Ulrich grew up in New Hampshire, one of five children. His mother, then a stay-at-home mom, later went back to school and became a professor of history. His father, a chemical engineer who taught at the University of New Hampshire, enjoyed home improvement projects.
“We always lived in a house that was unfinished,” Ulrich says. “I learned to solder copper plumbing when I was 12 years old. All of that made me very unafraid of how something works. I was not afraid to learn.”
Ulrich built the standard kid stuff — go-carts, tree houses, zip guns. He also created a huge slingshot out of surgical tubing tied to two trees, which he used to launch things into the woods near his home. (One advantage of being one of five children is his mother was often busy.)
One early lesson? That everything, from the ice cube tray to the ultrasonic scalpel, is simply an engineered device. “Once you have that epiphany,” Ulrich says, “nothing is complicated anymore.”
As a sophomore at MIT, Ulrich took part in the “270 Contest,” a mechanical engineering competition that he compares to “the homecoming football game. It’s a very big deal.” Given a bunch of parts, each competitor had to build something that, when put on a seesaw with a rival’s creation, would cause the seesaw to be tilted down at the end of 30 seconds. Ulrich built a tractor that won nine contests in a row, taking the title.
“I built it early and then refined it. The triumph of refinement over a brilliant idea,” he says. “I remember thinking, ‘I’m pretty good at this. I can make this work.’ ”
Bringing his Ideas to Market
In 1999, after more than a decade of teaching — five years at MIT and six at Wharton — Ulrich decided he wanted to try something different.
“I got to the point where I said, ‘I teach innovation and entrepreneurship and I’ve never started a company. I wanted the experience,” he says.
So partnering with the industrial design consultancy Lunar Design, Ulrich generated 200 business concepts and using the tournament method, worked to narrow it down to one they would produce. (Their ideas were all over the map. One was a digital picture frame, a cutting-edge concept in 1999.) They finally decided their best bet was a high-performance scooter for adults. After much designing — “If the deck is even a centimeter too high, you feel it,” Ulrich says — the result was the Xootr, which was launched in September 1999 and has now sold close to 100,000 units, even enjoying a recent resurgence due to increased gasoline prices.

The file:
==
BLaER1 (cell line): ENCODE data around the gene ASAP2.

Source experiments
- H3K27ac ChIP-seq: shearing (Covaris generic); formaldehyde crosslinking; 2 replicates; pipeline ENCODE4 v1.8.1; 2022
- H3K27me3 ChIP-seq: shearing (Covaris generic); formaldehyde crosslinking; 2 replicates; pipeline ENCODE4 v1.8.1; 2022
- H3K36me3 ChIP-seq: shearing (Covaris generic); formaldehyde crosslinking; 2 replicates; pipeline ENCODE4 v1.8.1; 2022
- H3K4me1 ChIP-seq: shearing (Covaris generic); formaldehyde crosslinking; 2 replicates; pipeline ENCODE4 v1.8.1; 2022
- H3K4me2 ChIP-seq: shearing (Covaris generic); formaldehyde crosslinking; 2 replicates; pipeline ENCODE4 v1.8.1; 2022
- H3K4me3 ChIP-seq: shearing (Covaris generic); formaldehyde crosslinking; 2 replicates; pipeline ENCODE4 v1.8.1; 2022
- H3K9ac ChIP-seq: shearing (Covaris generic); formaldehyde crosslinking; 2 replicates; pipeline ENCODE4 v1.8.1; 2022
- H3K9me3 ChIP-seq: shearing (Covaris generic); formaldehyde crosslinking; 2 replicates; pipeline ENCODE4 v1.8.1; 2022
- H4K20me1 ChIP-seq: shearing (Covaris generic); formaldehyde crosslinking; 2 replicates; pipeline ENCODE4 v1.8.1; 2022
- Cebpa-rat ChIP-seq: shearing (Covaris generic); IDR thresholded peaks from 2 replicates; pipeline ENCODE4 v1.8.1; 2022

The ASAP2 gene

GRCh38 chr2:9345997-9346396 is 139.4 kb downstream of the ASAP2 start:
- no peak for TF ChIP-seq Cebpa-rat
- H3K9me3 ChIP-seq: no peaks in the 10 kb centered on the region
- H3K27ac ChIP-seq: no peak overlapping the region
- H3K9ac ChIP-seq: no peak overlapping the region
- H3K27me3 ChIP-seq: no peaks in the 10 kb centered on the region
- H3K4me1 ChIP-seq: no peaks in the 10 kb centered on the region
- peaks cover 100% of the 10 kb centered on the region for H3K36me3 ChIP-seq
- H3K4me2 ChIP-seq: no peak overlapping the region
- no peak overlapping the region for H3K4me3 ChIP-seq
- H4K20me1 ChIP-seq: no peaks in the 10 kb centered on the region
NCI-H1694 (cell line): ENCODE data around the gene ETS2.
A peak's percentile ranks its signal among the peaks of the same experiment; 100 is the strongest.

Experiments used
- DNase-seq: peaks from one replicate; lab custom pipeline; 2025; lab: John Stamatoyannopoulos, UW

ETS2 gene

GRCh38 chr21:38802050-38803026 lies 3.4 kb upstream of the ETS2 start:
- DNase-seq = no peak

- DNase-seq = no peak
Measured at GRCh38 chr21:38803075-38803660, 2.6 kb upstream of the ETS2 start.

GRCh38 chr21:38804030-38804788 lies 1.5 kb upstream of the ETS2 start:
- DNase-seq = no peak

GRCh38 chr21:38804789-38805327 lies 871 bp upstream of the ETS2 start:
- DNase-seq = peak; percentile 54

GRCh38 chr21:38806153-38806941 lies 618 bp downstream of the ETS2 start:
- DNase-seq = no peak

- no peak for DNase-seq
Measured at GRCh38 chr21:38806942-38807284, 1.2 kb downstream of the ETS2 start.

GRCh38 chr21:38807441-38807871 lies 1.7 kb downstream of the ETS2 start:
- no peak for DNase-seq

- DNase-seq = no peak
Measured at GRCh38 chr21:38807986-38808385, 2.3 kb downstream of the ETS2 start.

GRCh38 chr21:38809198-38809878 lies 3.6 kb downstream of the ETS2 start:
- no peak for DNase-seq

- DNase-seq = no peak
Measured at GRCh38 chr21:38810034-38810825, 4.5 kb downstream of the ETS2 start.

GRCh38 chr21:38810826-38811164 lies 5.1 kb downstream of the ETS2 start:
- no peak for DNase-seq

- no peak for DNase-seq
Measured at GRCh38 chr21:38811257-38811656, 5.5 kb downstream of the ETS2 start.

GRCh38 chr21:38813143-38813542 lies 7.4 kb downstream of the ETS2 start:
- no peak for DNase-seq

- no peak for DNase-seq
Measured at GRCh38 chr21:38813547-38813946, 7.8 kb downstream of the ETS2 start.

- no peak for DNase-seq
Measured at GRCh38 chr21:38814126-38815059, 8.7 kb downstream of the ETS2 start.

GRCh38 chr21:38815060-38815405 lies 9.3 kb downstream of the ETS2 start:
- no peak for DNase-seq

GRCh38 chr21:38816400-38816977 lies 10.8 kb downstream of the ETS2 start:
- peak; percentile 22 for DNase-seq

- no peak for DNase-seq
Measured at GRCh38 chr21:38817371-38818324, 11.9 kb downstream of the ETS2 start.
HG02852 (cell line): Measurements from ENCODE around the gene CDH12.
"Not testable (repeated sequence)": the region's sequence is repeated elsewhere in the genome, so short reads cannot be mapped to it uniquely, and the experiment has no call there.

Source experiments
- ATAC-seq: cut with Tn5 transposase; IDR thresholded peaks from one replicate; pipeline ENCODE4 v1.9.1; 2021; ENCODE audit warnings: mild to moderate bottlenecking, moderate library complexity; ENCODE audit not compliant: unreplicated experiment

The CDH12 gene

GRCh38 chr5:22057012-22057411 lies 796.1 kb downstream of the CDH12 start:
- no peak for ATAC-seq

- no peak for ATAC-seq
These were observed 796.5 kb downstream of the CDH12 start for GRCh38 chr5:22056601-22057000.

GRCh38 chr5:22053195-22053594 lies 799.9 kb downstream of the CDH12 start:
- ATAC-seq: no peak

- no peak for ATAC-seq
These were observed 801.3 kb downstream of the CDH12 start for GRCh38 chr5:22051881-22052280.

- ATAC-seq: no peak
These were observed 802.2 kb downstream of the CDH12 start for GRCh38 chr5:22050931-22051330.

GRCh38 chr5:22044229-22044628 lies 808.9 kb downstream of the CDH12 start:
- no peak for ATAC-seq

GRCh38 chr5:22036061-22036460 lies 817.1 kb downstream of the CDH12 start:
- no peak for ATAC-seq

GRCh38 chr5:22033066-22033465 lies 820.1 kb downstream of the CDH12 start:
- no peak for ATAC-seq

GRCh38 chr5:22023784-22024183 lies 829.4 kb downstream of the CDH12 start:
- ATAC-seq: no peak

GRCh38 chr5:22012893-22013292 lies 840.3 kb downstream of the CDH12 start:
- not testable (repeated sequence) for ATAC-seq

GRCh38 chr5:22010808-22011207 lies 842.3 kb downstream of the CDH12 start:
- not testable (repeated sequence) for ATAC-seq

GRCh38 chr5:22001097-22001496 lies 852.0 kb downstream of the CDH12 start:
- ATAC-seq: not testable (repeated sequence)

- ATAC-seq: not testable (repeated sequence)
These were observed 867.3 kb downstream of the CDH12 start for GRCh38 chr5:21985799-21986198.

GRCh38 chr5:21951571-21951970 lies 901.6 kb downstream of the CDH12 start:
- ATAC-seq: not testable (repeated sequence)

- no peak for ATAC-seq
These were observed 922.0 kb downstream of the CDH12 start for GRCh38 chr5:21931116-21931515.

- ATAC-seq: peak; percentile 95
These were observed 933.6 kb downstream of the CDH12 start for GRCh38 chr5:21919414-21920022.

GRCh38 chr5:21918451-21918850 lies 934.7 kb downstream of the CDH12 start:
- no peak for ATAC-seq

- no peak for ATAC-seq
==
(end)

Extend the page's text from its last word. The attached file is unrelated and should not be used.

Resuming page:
Personal transportation is a design field that appeals to Ulrich. That’s why, when he saw a clever bicycle design at a folding bike conference a few years later, he asked the inventor to go into business with Xootr, with Xootr producing and refining the bike, and giving the inventor royalties. Several thousand Swift bikes have since been sold, at a price of about $700, largely directly to consumers via the Xootr website.
“It was weird for me, making someone else’s product, but I’d do it again,” Ulrich says. Ulrich rides his Swift bike to work. But when he travels to Vermont, where he’s building a cabin, he drives his Ford F150 to haul his gear. All that gas guzzling got him thinking. The result, with the help of his MBA students, was TerraPass.
“I burn a lot of fuel, but I’m willing to pay for my sins,” he says. “I’m very much a need-driven innovator.”
TerraPass sells so-called “carbon offsets.” It works like this: Customers determine how much carbon dioxide their activities — like driving and flying — generate, then pay TerraPass money to counterbalance the environmental damage they’ve caused. TerraPass, a for-profit company, invests in things like wind power, landfill gas reclamation, and biomass energy production.
The New York Times dubbed TerraPass one of 2005’s most noteworthy ideas. Today, the company is not alone in its field — Ulrich guesses there are at least 50 competitors — but it has excelled by packaging its product and marketing it. “I look around and I think we’ve had an impact,” Ulrich says.
At home, Ulrich spends much of his time in his lower-level workshop, separated from the family’s rec room by glass patio- style doors that allow him to see his sons playing “Guitar Hero” or watching television. He has a desk with books and computers along one wall and a workshop — complete with tools — along the other, the space between the two only a roll away if you’re sitting on his rolling desk chair.
“I like the idea of being directly connected to the stuff,” he says. “Some days I’ll pretty much move effortlessly from one to another.”
On one wall, Ulrich has a collection of ice cream scoops, from the early days of the pointy scoop to the trigger-style server in different styles. He enjoys studying the evolution of a product, he says. He also enjoys product design, as evidenced by a line of 15 different Coca-Cola cans on a nearby shelf, left over from an analysis he did for a new book he’s writing about design.
Food is another creative area for Ulrich. As a graduate student, he designed an industrial clam shucking machine that was later developed commercially. He’s also one of the inventors of Betty Crocker’s Fruit Gushers, chewy, fruit-flavored bits that have a sweet liquid filing.
Ulrich has worked on the production of everything from sausages to breakfast goods. (Ever wonder how they make that cinnamon bun shaped cereal? He knows.) He has created French fries that get crispy in the microwave, no fancy packaging required. (He says it has something to do with the cut of the potatoes, but won’t reveal more in case the idea takes off.)
“With most food products, it’s not hard to conceive a product itself. The hard part is how to make it,” Ulrich says.
Indeed, in 1990, Ulrich joined a team developing a self-serve ice cream machine that would offer different flavors. The resulting product, sold under the name MooBella, is finally finished. “Twenty years later, it’s ready for the market,” he says.
One percent inspiration, 99 percent perspiration. Ulrich practices what he teaches.
Natalie Pompilio is a former Philadelphia Inquirer reporter. She is a frequent contributor to the Wharton Alumni Magazine.